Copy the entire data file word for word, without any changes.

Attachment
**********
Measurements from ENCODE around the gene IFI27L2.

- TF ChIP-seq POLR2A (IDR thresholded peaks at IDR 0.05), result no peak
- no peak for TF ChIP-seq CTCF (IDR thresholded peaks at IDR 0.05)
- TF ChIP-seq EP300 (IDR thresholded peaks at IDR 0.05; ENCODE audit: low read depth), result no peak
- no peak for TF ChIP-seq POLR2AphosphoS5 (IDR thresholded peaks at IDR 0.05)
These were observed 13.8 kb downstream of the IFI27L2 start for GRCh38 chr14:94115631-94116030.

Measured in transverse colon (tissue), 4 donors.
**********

Measurements from ENCODE around the gene IFI27L2.

- TF ChIP-seq POLR2A (IDR thresholded peaks at IDR 0.05), result no peak
- no peak for TF ChIP-seq CTCF (IDR thresholded peaks at IDR 0.05)
- TF ChIP-seq EP300 (IDR thresholded peaks at IDR 0.05; ENCODE audit: low read depth), result no peak
- no peak for TF ChIP-seq POLR2AphosphoS5 (IDR thresholded peaks at IDR 0.05)
These were observed 13.8 kb downstream of the IFI27L2 start for GRCh38 chr14:94115631-94116030.

Measured in transverse colon (tissue), 4 donors.